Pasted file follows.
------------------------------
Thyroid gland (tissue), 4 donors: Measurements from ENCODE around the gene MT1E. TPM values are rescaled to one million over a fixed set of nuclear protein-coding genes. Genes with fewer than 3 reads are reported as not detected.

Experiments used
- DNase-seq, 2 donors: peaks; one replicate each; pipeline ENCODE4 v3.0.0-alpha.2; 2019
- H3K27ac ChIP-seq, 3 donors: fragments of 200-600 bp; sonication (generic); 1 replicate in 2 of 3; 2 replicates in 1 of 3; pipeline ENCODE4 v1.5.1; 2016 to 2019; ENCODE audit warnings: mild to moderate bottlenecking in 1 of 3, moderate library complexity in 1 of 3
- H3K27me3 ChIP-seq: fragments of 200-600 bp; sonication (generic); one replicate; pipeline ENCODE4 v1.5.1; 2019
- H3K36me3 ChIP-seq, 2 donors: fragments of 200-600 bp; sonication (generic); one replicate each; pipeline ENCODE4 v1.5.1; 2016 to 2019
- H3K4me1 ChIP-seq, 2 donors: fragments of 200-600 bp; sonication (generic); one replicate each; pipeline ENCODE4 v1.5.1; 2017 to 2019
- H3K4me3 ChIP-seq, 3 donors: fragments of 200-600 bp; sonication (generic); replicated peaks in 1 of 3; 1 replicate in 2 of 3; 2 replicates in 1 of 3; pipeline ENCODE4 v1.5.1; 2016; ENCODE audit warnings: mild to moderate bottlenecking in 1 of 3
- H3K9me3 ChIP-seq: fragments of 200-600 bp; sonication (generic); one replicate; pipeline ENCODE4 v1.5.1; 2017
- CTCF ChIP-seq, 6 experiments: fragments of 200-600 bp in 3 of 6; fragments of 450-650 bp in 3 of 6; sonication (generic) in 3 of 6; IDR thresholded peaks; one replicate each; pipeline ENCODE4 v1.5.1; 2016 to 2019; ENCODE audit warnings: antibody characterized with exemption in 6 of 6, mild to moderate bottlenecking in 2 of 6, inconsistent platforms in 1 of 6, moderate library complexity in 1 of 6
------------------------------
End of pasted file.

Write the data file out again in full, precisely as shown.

Thyroid gland (tissue), 4 donors: Measurements from ENCODE around the gene MT1E. TPM values are rescaled to one million over a fixed set of nuclear protein-coding genes. Genes with fewer than 3 reads are reported as not detected.

Experiments used
- DNase-seq, 2 donors: peaks; one replicate each; pipeline ENCODE4 v3.0.0-alpha.2; 2019
- H3K27ac ChIP-seq, 3 donors: fragments of 200-600 bp; sonication (generic); 1 replicate in 2 of 3; 2 replicates in 1 of 3; pipeline ENCODE4 v1.5.1; 2016 to 2019; ENCODE audit warnings: mild to moderate bottlenecking in 1 of 3, moderate library complexity in 1 of 3
- H3K27me3 ChIP-seq: fragments of 200-600 bp; sonication (generic); one replicate; pipeline ENCODE4 v1.5.1; 2019
- H3K36me3 ChIP-seq, 2 donors: fragments of 200-600 bp; sonication (generic); one replicate each; pipeline ENCODE4 v1.5.1; 2016 to 2019
- H3K4me1 ChIP-seq, 2 donors: fragments of 200-600 bp; sonication (generic); one replicate each; pipeline ENCODE4 v1.5.1; 2017 to 2019
- H3K4me3 ChIP-seq, 3 donors: fragments of 200-600 bp; sonication (generic); replicated peaks in 1 of 3; 1 replicate in 2 of 3; 2 replicates in 1 of 3; pipeline ENCODE4 v1.5.1; 2016; ENCODE audit warnings: mild to moderate bottlenecking in 1 of 3
- H3K9me3 ChIP-seq: fragments of 200-600 bp; sonication (generic); one replicate; pipeline ENCODE4 v1.5.1; 2017
- CTCF ChIP-seq, 6 experiments: fragments of 200-600 bp in 3 of 6; fragments of 450-650 bp in 3 of 6; sonication (generic) in 3 of 6; IDR thresholded peaks; one replicate each; pipeline ENCODE4 v1.5.1; 2016 to 2019; ENCODE audit warnings: antibody characterized with exemption in 6 of 6, mild to moderate bottlenecking in 2 of 6, inconsistent platforms in 1 of 6, moderate library complexity in 1 of 6